JD: I guess the question would be “does representation of reality reinforce reality?” We can’t answer your question without first understanding what the baseline for that question is. In other words, what is a priori here? What is the understanding? Is the understanding here that representations of sexism reify the patriarchy? It really depends on whether it is one’s belief that representation equals affirmation. Any representation somehow approves and reinforces, endorses and works to reify the ideologies that are supposedly representative. But I’m not sure that’s exactly how representations work. I don’t think that’s the nature of representation. My question would always be: “What percentage of males that you’ve encountered are misogynists?”

BPR: A non-trivial percentage.

JD: Exactly, so why would the representation of male misogyny be so striking, since it’s basically the default? Again, I think that the question for me is: “What exactly is the work that these representations are doing? What is the ideological work that these representations are doing?” And it’s not up to me to say, or to make that decision. That is the work of the reader. Again, I think that we’re already starting from perhaps a profoundly confused place, if the problems are the representations themselves. What is interesting for me is that I’m rarely asked about the sexual violence and the rape that I represent. I wouldn’t say rarely — I am never, never asked. No one ever says: “Junot, Mr. Díaz, Professor Díaz, you represent a lot of sexual violence and rape against women. Don’t you think you’re enforcing rape and sexual violence against women?” And the reason they don’t ask such absurd questions is because it’s pretty patent in the text that that’s not what’s happening. I think that encountering unvarnished traditional masculinity, encountering those kinds of discursive masculinities — like the ways that boys talk when there are no women in the room — is shocking for many folks. That is very striking to a lot of people and often very off-putting. Most folks like their misogyny well lacquered, well contained. They will endure the endless misogyny of Game of Thrones, but not read a book where a character’s interiority reflects their masculine assumptions and culturally accepted patriarchal assumptions. Folks will have Marie Claire, Vogue and Elle lying around. They don’t mind that commodification and objectification of women, but they’ll be troubled by a dumb-ass boy talking about a woman’s ass. I get asked this question a lot, and I like to point out that someone like Yunior, the character [featured in both “The Brief Wondrous Life of Oscar Wao” and “This is How You Lose Her”], certainly has a lot in common with an issue of Vogue or Marie Claire, which is to say that what’s the matter with Yunior is not about my representations but the larger framing ideology called patriarchy.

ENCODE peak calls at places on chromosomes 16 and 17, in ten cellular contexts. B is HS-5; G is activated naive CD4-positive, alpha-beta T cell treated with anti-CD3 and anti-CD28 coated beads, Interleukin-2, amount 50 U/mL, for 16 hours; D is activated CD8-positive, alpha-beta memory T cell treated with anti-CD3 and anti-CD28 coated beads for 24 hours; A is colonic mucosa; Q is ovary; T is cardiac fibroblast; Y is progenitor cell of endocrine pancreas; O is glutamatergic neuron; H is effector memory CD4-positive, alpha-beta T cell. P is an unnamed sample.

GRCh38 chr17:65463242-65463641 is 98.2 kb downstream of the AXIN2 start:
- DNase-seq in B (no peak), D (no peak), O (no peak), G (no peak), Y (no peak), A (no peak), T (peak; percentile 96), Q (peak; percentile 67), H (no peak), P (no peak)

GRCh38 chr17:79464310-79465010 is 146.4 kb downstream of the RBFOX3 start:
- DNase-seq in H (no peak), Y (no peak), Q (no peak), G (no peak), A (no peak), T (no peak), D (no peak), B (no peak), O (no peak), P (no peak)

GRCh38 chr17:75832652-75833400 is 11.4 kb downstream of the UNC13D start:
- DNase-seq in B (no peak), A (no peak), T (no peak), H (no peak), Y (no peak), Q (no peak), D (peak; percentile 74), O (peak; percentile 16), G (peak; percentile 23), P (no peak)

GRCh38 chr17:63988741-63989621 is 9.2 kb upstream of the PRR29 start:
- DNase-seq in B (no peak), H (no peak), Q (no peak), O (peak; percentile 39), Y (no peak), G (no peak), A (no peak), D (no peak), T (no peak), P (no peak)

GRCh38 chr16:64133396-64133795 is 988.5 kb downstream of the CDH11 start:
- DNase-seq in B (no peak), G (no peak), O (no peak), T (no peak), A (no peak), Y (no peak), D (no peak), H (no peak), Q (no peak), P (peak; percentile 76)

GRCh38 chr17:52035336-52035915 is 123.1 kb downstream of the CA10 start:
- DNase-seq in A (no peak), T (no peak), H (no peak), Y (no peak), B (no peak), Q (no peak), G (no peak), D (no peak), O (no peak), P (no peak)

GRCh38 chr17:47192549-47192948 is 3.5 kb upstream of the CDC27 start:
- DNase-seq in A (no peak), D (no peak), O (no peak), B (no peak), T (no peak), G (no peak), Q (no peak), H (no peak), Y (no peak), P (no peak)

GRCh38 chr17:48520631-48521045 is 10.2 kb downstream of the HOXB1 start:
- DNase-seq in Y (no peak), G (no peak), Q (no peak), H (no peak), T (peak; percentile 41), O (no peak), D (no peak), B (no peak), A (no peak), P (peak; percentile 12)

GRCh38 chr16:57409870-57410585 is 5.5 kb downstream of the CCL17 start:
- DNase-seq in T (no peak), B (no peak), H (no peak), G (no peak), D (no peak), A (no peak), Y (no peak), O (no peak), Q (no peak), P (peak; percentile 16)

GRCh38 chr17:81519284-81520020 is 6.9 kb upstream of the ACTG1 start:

BPR: As a professor of writing at a top American university, what are your views on affirmative action?